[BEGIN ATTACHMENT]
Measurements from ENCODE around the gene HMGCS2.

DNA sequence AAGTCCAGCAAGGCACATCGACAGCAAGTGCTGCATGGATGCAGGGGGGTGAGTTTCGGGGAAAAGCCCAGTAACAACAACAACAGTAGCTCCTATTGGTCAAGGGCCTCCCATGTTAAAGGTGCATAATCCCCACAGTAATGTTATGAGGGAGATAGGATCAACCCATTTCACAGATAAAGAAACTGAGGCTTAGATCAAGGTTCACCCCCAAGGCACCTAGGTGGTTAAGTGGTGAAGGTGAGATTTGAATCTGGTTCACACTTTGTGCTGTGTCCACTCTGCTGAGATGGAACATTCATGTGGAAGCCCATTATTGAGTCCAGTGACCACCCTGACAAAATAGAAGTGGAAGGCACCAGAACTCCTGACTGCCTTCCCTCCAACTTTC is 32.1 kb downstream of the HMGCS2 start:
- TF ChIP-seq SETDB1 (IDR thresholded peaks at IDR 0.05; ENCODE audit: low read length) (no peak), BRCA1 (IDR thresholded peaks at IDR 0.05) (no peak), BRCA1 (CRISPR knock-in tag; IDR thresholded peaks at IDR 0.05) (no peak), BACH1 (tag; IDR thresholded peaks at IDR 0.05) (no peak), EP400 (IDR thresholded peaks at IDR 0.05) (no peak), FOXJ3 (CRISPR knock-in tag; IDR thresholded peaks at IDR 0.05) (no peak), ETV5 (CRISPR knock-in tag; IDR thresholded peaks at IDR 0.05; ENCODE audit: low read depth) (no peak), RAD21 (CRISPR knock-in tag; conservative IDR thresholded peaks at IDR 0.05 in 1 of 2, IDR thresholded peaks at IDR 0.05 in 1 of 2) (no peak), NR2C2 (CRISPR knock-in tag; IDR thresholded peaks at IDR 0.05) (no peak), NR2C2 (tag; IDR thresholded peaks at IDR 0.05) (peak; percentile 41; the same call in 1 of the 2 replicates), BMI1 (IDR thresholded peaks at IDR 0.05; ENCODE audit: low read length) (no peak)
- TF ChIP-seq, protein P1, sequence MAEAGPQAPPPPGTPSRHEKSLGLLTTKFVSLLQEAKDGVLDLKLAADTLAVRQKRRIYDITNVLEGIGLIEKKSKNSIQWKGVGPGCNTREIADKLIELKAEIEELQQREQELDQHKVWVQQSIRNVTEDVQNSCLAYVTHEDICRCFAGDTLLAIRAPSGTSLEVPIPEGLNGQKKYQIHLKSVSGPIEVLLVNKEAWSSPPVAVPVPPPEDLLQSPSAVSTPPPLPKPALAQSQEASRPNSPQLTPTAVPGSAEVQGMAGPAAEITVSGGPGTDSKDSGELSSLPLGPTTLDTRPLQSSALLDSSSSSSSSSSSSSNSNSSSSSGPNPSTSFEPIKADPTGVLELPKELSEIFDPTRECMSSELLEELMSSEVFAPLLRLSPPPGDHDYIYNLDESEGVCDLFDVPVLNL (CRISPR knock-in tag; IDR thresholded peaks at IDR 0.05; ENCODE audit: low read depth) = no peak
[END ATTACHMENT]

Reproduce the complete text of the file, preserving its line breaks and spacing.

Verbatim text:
Measurements from ENCODE around the gene HMGCS2.

DNA sequence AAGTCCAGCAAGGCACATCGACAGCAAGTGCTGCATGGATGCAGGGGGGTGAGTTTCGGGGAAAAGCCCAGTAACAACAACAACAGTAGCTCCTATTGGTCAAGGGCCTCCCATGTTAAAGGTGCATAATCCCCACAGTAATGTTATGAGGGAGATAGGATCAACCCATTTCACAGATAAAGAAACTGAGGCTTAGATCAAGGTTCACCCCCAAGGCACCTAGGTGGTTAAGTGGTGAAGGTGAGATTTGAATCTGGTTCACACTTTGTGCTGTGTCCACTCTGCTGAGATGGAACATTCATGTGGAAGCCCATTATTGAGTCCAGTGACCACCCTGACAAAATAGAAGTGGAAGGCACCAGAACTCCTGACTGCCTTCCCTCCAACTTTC is 32.1 kb downstream of the HMGCS2 start:
- TF ChIP-seq SETDB1 (IDR thresholded peaks at IDR 0.05; ENCODE audit: low read length) (no peak), BRCA1 (IDR thresholded peaks at IDR 0.05) (no peak), BRCA1 (CRISPR knock-in tag; IDR thresholded peaks at IDR 0.05) (no peak), BACH1 (tag; IDR thresholded peaks at IDR 0.05) (no peak), EP400 (IDR thresholded peaks at IDR 0.05) (no peak), FOXJ3 (CRISPR knock-in tag; IDR thresholded peaks at IDR 0.05) (no peak), ETV5 (CRISPR knock-in tag; IDR thresholded peaks at IDR 0.05; ENCODE audit: low read depth) (no peak), RAD21 (CRISPR knock-in tag; conservative IDR thresholded peaks at IDR 0.05 in 1 of 2, IDR thresholded peaks at IDR 0.05 in 1 of 2) (no peak), NR2C2 (CRISPR knock-in tag; IDR thresholded peaks at IDR 0.05) (no peak), NR2C2 (tag; IDR thresholded peaks at IDR 0.05) (peak; percentile 41; the same call in 1 of the 2 replicates), BMI1 (IDR thresholded peaks at IDR 0.05; ENCODE audit: low read length) (no peak)
- TF ChIP-seq, protein P1, sequence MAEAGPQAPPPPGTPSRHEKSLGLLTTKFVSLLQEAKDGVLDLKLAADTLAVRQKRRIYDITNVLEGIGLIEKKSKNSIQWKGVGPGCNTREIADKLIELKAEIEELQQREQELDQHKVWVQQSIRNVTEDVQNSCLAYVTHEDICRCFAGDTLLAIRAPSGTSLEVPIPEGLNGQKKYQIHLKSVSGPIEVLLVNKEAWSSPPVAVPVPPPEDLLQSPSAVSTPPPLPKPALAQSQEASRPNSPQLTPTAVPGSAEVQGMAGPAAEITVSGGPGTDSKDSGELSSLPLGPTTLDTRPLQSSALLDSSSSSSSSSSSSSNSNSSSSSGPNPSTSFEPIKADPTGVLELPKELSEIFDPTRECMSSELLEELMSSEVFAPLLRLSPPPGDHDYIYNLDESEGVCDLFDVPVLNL (CRISPR knock-in tag; IDR thresholded peaks at IDR 0.05; ENCODE audit: low read depth) = no peak